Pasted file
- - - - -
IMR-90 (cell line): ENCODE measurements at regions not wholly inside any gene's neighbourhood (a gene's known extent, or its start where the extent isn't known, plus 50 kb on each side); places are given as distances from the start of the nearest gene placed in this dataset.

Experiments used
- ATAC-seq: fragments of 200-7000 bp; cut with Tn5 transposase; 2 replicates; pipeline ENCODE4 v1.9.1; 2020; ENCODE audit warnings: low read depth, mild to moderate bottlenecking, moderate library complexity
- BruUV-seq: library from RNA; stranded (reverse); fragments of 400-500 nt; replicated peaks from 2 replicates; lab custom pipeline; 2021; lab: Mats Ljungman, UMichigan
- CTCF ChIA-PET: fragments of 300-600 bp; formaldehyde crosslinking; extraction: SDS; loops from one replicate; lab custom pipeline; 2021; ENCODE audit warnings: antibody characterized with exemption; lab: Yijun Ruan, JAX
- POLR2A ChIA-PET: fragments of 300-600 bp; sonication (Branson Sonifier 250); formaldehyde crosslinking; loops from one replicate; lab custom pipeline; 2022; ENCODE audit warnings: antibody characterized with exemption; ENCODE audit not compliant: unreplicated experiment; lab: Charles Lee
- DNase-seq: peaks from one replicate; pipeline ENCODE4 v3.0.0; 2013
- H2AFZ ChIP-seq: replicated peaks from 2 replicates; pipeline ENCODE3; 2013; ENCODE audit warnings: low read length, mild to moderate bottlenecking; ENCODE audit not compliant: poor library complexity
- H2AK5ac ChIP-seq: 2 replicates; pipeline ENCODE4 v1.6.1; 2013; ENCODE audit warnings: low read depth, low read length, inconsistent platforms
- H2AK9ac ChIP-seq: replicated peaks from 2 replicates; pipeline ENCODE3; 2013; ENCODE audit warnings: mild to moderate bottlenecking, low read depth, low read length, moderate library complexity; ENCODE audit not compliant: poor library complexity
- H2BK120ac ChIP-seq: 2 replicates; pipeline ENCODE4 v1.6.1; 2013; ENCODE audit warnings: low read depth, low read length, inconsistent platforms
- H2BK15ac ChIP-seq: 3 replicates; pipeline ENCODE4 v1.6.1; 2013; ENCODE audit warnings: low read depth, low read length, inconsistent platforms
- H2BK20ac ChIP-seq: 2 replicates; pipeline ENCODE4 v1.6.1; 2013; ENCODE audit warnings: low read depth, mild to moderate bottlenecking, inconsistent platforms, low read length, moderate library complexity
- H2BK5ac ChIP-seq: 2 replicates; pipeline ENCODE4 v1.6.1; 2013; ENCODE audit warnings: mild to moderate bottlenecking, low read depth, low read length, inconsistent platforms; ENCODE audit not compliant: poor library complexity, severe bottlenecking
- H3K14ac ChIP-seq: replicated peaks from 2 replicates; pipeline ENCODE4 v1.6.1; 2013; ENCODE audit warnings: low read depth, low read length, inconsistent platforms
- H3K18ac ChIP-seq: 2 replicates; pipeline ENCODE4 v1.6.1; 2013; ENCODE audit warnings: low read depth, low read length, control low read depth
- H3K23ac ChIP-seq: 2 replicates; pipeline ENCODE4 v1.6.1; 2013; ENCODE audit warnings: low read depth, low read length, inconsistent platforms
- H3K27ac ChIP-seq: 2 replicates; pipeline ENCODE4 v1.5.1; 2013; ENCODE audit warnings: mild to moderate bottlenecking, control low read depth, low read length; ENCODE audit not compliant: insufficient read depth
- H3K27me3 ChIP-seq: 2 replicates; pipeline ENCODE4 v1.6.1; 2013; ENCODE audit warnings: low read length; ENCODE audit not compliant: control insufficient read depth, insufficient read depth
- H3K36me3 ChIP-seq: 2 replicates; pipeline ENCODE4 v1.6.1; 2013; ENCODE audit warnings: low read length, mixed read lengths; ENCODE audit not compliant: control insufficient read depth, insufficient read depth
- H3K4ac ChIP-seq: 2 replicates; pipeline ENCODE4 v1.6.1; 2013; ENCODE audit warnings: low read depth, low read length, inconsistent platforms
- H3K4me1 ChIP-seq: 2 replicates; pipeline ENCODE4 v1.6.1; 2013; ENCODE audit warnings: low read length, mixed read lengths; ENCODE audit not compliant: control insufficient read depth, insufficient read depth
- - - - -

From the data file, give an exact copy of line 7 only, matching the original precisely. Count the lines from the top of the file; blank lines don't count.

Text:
- DNase-seq: peaks from one replicate; pipeline ENCODE4 v3.0.0; 2013